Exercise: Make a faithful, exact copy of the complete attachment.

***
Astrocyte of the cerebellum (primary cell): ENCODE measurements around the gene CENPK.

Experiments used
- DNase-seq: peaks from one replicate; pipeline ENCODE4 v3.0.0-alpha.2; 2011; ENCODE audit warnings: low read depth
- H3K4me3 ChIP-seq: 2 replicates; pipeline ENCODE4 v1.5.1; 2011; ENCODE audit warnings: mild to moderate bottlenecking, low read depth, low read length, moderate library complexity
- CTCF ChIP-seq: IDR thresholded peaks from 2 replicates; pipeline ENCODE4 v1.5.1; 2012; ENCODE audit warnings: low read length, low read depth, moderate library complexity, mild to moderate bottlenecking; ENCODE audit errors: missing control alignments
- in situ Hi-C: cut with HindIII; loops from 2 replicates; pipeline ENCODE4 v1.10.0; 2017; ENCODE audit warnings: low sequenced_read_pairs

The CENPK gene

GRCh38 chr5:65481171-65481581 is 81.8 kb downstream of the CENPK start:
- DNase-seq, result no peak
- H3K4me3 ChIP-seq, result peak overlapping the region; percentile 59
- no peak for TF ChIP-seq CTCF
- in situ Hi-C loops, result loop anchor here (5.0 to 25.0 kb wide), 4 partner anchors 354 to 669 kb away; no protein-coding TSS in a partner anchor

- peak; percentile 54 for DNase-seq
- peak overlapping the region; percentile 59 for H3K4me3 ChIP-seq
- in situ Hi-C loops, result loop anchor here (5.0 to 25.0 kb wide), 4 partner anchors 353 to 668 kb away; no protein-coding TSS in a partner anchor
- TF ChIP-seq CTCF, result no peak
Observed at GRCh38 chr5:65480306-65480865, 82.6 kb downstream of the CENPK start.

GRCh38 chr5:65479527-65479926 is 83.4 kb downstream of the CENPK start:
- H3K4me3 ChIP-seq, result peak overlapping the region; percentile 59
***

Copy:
Astrocyte of the cerebellum (primary cell): ENCODE measurements around the gene CENPK.

Experiments used
- DNase-seq: peaks from one replicate; pipeline ENCODE4 v3.0.0-alpha.2; 2011; ENCODE audit warnings: low read depth
- H3K4me3 ChIP-seq: 2 replicates; pipeline ENCODE4 v1.5.1; 2011; ENCODE audit warnings: mild to moderate bottlenecking, low read depth, low read length, moderate library complexity
- CTCF ChIP-seq: IDR thresholded peaks from 2 replicates; pipeline ENCODE4 v1.5.1; 2012; ENCODE audit warnings: low read length, low read depth, moderate library complexity, mild to moderate bottlenecking; ENCODE audit errors: missing control alignments
- in situ Hi-C: cut with HindIII; loops from 2 replicates; pipeline ENCODE4 v1.10.0; 2017; ENCODE audit warnings: low sequenced_read_pairs

The CENPK gene

GRCh38 chr5:65481171-65481581 is 81.8 kb downstream of the CENPK start:
- DNase-seq, result no peak
- H3K4me3 ChIP-seq, result peak overlapping the region; percentile 59
- no peak for TF ChIP-seq CTCF
- in situ Hi-C loops, result loop anchor here (5.0 to 25.0 kb wide), 4 partner anchors 354 to 669 kb away; no protein-coding TSS in a partner anchor

- peak; percentile 54 for DNase-seq
- peak overlapping the region; percentile 59 for H3K4me3 ChIP-seq
- in situ Hi-C loops, result loop anchor here (5.0 to 25.0 kb wide), 4 partner anchors 353 to 668 kb away; no protein-coding TSS in a partner anchor
- TF ChIP-seq CTCF, result no peak
Observed at GRCh38 chr5:65480306-65480865, 82.6 kb downstream of the CENPK start.

GRCh38 chr5:65479527-65479926 is 83.4 kb downstream of the CENPK start:
- H3K4me3 ChIP-seq, result peak overlapping the region; percentile 59